Dear parents, let’s talk about grades…

“My grades are my self-worth.”

-Anonymous freshman

Dear parents/guardians of LHS students,

As report cards are soon to be coming out, it’s time to take a step back and evaluate.

Whether you’re a parent who puts too much pressure on their child (what I like to call the ‘pressure parent’), or the parent of a ‘stickler student’ (a student who puts too much pressure on themselves), I think it’s time that you allow me to give you some advice about report cards.

For the “Pressure Parents”

I’ll keep it simple. Parents, grades aren’t everything. As much as they may be important for college, keep in mind that college isn’t the right path for everyone.

For those that are on the path to college, according to the College Board, a student’s transcript is not everything colleges are looking for. Colleges also look at extracurricular activities, summer jobs and programs/activities, the college essay, and letters of recommendation.

In a poll I conducted of 60 LHS students, 31.7% of students agreed that their parents put too much pressure on their grades.

“Even if I have a decent grade in the class, [my parents] constantly ask me if I can turn in assignments that I’ve missed for more credit, even if the assignment was from a long time ago, and I wouldn’t be able to get partial credit,” an anonymous freshman said.

In that same poll, some students said that their parents threaten to take away support for college, extracurricular activities, or even their job(s) when their grades don’t meet the parents’ expectations. Is this what we want to teach our children? When you become a part of a team or you take a job, that it’s okay to bail because your grades are not up to your parents’ ideal par?

That’s not okay. When you become a part of a team or you take a job, you’ve made a commitment. You can’t just back out of that.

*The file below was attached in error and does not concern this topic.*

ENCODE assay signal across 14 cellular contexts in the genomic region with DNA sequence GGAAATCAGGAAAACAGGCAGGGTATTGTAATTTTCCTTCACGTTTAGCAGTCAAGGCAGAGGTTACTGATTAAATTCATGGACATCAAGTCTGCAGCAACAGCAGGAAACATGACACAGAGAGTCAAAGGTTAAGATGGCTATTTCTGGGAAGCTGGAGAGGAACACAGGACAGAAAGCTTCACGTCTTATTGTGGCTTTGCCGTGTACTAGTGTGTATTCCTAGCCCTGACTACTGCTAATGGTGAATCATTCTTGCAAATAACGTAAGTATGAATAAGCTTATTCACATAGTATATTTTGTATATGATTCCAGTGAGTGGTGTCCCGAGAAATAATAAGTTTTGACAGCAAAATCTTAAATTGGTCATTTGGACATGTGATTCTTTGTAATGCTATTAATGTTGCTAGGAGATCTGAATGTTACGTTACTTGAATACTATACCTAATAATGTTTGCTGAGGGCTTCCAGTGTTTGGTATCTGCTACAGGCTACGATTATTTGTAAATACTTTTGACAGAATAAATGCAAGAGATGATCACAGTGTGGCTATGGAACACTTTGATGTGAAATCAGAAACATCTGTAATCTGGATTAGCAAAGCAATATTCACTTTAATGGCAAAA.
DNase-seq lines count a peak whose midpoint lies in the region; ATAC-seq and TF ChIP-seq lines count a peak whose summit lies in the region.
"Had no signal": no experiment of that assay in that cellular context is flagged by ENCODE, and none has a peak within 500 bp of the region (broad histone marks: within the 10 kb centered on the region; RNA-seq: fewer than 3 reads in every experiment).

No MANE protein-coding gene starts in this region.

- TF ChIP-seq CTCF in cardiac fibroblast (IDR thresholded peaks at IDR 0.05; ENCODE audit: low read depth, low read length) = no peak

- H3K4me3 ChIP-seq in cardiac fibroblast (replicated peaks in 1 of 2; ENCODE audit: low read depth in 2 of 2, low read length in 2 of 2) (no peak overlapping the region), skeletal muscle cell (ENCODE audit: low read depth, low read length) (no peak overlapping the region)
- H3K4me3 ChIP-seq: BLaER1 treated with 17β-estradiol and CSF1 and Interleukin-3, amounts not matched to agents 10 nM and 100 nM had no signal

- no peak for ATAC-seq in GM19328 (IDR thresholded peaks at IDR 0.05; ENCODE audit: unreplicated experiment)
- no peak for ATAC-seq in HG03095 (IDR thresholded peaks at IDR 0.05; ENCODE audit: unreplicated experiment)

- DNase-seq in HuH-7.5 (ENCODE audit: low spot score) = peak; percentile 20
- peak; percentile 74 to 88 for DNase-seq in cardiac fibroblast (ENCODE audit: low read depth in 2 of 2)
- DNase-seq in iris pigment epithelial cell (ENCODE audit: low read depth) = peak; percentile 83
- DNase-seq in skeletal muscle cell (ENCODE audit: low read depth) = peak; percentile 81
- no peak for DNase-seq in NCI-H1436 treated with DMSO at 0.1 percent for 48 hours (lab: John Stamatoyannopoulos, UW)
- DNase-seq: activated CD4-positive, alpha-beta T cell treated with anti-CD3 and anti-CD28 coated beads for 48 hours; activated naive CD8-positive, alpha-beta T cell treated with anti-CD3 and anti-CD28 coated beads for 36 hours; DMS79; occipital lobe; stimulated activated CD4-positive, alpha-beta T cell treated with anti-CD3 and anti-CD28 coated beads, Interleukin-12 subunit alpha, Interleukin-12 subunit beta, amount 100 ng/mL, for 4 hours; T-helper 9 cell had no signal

I get it, parents, you truly only want the best for your children, and there’s nothing wrong with being your child’s biggest cheerleader, but, when it gets to a point where your child is having mental breakdowns due to the fear of failure, that’s just unhealthy.

So, the next time your child comes home with a ‘bad’ report card, it’s best not to get in a screaming match with each other. Instead, encourage your child to do better, to work harder, and to remember that in the scheme of life, everything will be okay.

For the parents of a “Stickler Student”

Now, not everyone feels the need to put so much pressure on themselves to achieve the grades they’d like, however, in the poll, 83.3% of students polled say that getting good grades is important to them. 

“I feel stupid even if I have some good grades…” junior Olivia Garvey said. “I have ADHD, so what happens is I can’t focus, my grades decline, and I get nervous. Then, I get yelled at and feel depressed about myself academically.”


Furthermore, 33.3% of students polled reported that they’d feel sad if they were to receive one bad grade. 26.4% said they’d feel angry, and 16.1% said they’d feel like a bad person if they received one bad grade.

“Since grades are some of the redeeming qualities about me, if I got a bad report card, I would feel disgusted with myself. But, I have got nothing below a ‘C,’ so I feel good about myself right now,” an anonymous freshman said.

36.4% of students polled reported they’d feel sad if they were to receive a bad report card. 30.3% reported they’d feel angry, and 20.2% said they’d feel like a bad person.

“Bad grades make me feel like a failure, like I’m worthless,” an anonymous freshman said. “I know they’re not the only reflection of who I am, but I don’t even know who I am anymore without my grades.” 

Thus, it’s your job as a parent to remind your child that grades are only a number/letter, and that your child is so much more than that. Whether your kid has an ‘A’ or a ‘C,’ his/her grades/GPA don’t define them as a person.

Also, everyone has a different way of learning and interpreting information. Sitting in school for six hours may not be the correct way for everyone. Everybody has their own struggles and successes in different subjects.

Here’s my solution: Instead of motivating students with the idea of possible failure, we should enforce the idea that school is an opportunity to explore, discover, and contribute to society and the world. Emphasis on the grading scale is only a distraction from this idea, as it just encourages those who are at the top of the scale to favor the feeling of receiving an ‘A’ instead of encouraging new ideas and creativity.

And, where would the world be without creativity?